Renewable energy prospects: India REmap analysis is part of IRENA’s renewable energy roadmap programme, REmap, which determines the potential for countries, regions and the world to scale up renewables to ensure an affordable and sustainable energy future. The roadmap focuses on renewable power technologies and technology options in heating, cooling and transport. The India study is the latest in the series of country-level REmap analyses, which includes countries such as China, Germany, Indonesia, Mexico, Russia and the United States.

IRENA is mandated to be the global hub for renewable energy cooperation and information exchange by 150 Members (149 States and the European Union). 27 additional countries are in the accession process and actively engaged. IRENA promotes the widespread adoption and sustainable use of all forms of renewable energy, in the pursuit of sustainable development, energy access, energy security and low-carbon economic growth and prosperity.

December 27th 2017
Rooftop PV Presents a $23 Billion Opportunity in India Over The Next 5 Years

India is accelerating development of renewable energy projects to provide cheap, reliable and clean power to its 1.3 billion people. The country’s per-capita on-grid electricity consumption has increased significantly over the four years; due to increased industrial activity, higher uptake of electrical appliances by residential electricity users and the addition of new consumers to the grid. During this period, the cost of electricity from rooftop PV has halved, due to fierce competition in the market and a drop in equipment prices. In contrast, average retail electricity rates have increased by 22% in the same period. This has made rooftop PV cheaper than commercial and industrial grid tariffs in all major states in India.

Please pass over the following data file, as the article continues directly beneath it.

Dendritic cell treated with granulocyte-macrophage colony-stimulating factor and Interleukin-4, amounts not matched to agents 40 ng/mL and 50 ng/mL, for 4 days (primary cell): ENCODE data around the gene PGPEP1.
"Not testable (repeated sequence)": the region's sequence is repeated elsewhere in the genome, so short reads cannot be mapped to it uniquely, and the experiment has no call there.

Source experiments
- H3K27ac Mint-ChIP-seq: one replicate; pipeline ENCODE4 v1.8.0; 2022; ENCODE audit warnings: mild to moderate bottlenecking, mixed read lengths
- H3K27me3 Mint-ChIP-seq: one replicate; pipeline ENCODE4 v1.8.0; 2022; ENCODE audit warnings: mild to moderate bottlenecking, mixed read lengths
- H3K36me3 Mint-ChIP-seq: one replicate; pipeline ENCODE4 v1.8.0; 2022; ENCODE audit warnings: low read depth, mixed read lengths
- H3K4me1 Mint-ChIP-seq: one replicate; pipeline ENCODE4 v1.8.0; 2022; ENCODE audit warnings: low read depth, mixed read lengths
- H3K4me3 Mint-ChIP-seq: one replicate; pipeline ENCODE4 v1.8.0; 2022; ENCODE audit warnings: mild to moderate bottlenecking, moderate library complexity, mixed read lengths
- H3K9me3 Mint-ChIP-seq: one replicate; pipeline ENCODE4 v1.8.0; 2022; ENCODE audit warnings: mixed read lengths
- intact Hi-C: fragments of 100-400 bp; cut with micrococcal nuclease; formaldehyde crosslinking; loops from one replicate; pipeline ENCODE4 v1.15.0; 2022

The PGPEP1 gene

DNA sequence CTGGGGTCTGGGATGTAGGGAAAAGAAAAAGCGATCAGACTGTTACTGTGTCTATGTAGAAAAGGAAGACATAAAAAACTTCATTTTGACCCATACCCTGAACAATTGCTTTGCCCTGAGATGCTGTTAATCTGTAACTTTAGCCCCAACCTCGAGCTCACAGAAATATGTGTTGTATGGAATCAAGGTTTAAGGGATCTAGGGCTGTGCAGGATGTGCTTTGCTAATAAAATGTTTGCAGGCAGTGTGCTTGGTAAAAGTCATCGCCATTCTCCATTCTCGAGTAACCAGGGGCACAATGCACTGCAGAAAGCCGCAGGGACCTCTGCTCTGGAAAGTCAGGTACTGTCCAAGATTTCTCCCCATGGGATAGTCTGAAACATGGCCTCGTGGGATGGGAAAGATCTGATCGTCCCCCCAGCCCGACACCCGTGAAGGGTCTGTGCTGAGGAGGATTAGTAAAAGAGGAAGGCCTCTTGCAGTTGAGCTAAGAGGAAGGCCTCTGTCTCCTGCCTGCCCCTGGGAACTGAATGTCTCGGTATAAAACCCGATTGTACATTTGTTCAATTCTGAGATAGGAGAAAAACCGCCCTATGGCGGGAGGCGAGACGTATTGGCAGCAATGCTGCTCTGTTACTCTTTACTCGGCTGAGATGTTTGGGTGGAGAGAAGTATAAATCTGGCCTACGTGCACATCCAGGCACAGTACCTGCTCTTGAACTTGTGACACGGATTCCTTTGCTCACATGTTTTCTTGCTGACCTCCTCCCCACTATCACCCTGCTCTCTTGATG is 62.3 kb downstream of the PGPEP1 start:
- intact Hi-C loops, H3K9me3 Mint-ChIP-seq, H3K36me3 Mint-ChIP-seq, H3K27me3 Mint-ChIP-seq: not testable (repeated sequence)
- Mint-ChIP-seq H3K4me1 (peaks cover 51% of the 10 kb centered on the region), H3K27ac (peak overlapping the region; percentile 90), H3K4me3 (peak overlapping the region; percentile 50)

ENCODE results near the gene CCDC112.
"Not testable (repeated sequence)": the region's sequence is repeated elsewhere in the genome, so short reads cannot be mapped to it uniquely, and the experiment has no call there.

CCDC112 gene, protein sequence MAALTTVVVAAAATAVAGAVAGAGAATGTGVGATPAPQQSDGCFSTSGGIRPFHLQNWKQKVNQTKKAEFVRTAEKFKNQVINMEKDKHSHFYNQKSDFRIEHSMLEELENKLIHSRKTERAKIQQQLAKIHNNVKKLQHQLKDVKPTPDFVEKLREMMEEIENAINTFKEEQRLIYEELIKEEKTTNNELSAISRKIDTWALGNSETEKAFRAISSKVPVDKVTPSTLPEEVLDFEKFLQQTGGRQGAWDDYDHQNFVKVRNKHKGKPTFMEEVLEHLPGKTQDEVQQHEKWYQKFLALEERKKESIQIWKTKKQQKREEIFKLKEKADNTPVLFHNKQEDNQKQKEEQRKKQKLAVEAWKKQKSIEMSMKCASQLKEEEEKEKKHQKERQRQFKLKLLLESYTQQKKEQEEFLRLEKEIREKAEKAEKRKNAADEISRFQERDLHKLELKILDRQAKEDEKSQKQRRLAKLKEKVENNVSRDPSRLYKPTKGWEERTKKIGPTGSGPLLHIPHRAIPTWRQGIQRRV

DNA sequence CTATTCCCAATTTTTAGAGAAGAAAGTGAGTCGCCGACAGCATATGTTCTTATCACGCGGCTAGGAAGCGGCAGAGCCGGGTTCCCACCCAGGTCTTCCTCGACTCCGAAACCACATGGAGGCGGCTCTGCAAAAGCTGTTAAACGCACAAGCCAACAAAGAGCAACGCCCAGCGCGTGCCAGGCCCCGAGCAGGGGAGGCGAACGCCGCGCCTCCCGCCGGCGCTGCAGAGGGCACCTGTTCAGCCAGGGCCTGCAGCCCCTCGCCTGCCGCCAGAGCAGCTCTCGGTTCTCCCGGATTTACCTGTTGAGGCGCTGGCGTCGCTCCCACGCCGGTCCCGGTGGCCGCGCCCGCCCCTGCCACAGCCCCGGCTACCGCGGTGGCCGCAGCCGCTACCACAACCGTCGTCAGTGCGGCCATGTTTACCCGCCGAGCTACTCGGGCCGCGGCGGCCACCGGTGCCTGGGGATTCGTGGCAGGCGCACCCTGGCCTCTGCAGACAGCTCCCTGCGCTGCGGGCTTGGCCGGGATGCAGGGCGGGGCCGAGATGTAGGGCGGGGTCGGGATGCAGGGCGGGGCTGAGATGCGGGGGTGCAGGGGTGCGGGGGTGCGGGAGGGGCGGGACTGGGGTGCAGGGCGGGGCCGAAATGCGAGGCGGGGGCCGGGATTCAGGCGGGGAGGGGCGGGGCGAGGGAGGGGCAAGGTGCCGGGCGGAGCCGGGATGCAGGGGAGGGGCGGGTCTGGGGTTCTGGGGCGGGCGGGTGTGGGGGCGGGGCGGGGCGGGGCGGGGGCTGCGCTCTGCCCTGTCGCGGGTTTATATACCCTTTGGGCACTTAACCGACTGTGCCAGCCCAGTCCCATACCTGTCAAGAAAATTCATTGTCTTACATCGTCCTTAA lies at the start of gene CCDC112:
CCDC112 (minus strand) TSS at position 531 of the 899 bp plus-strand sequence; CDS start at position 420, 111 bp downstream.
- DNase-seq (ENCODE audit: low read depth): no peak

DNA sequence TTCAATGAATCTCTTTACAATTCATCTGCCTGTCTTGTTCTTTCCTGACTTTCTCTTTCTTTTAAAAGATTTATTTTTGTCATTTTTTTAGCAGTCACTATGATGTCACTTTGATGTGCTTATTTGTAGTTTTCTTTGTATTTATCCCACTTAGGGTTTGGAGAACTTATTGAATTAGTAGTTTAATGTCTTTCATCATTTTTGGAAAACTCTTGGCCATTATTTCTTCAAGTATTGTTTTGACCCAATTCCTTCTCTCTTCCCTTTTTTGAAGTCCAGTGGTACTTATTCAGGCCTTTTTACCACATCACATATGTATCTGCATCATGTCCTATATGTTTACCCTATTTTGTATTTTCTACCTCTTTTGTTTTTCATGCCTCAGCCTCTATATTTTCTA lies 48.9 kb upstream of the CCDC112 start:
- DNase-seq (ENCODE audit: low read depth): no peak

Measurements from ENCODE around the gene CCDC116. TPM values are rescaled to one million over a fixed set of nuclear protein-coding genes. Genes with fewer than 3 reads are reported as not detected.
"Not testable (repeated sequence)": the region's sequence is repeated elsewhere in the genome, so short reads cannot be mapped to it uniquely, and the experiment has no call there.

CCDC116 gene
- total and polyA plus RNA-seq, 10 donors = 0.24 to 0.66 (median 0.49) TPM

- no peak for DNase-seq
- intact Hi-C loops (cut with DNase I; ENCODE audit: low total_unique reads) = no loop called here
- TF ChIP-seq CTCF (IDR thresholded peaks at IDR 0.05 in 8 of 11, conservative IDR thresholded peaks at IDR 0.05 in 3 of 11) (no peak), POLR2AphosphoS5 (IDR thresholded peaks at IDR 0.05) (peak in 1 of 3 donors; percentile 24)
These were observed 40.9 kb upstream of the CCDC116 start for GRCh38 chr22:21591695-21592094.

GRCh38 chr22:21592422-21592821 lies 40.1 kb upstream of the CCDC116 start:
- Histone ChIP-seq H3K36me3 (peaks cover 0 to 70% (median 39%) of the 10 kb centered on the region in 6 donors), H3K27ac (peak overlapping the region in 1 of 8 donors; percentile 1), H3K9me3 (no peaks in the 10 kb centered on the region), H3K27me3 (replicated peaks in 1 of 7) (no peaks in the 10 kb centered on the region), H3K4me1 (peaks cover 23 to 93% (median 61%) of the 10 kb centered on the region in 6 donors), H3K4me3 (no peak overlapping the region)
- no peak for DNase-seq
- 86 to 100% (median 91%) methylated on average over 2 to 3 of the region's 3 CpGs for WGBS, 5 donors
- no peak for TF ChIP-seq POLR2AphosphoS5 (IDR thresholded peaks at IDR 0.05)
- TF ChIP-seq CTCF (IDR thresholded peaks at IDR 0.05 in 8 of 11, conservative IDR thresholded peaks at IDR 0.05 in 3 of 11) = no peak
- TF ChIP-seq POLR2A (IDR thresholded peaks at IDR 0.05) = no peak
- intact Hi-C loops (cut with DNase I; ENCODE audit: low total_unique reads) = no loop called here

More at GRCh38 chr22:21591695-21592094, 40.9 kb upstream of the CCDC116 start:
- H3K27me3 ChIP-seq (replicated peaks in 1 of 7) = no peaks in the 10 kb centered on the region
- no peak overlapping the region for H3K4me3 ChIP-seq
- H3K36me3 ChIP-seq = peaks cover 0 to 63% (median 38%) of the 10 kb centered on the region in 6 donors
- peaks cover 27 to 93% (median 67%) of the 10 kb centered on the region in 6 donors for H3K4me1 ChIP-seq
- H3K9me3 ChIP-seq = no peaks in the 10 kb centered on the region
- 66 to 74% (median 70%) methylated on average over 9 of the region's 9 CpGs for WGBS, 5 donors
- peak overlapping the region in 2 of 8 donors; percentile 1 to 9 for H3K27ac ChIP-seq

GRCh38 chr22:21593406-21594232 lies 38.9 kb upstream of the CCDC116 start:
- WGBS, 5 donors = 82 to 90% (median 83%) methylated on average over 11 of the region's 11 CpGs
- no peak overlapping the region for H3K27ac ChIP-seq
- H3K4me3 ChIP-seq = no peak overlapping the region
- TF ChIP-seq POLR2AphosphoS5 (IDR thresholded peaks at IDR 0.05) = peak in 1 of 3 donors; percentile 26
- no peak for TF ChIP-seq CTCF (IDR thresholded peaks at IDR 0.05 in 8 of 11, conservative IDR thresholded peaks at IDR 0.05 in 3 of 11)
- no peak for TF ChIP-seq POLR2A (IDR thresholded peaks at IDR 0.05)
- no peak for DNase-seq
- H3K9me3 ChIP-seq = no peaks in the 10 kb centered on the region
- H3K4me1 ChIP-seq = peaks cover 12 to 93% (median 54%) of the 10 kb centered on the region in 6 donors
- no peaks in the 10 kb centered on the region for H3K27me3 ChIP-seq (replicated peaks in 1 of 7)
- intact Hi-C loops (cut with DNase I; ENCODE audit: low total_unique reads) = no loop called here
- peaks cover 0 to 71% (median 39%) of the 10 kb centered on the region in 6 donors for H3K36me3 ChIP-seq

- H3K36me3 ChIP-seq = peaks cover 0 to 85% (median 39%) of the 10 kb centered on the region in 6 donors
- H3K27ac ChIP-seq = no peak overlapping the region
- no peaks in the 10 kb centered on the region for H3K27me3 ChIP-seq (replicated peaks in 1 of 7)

January 22nd 2018
EV, Renewables See CO2 Emissions Plateau By 2030, But Far From 2 Degree Pathway

Major shifts in the global energy landscape, particularly related to electric vehicles (EVs) and renewable energy sources, mean that MEI expects global CO₂emissions to plateau by 2030. However, increased global energy demand means emissions will remain at more than double the level required for a 2 degrees Celsius warming pathway. Ole Rolser, Associate Partner and Solution Leader at MEI, comments: “Despite the significant momentum around EVs and renewable energy sources taking an increasing share of the power market, to realise the 2 degrees pathway scenario, we’d have to see much broader, much more disruptive change than what we’re seeing now.”

January 22nd 2018
European Parliament Gives A Resounding Vote In Favour Of Clean Energy In Europe

European lawmakers have called for a renewable energy target of 35% for 2030 – rather than the 27% which the European Commission proposed in 2016. The MEPs have now backed measures substantially raising the European Union’s clean-energy ambitions. By 2030, more than one-third of energy consumed in the EU should be from renewable sources such as wind and solar power. The measures are intended to help cut carbon dioxide emissions. The EU is the world’s third-largest emitter of greenhouse gases after China and the United States, releasing about 10% of global emissions. 

January 19th 2018
Chinese Solar Surge Fuels Overall Global Growth In Clean Energy Investment

World clean energy investment totalled $333.5 billion last year, up 3% from 2016 and the second highest annual figure ever, taking cumulative investment since 2010 to $2.5 trillion. An extraordinary boom in photovoltaic installations made 2017 a record year for China’s investment in clean energy. This outpaced changes elsewhere, including jumps in investment in Australia and Mexico, and declines in Japan, the U.K. and Germany. The figures up 3% from a revised $324.6 billion in 2016, and only 7% short of the record figure of $360.3 billion, in 2015.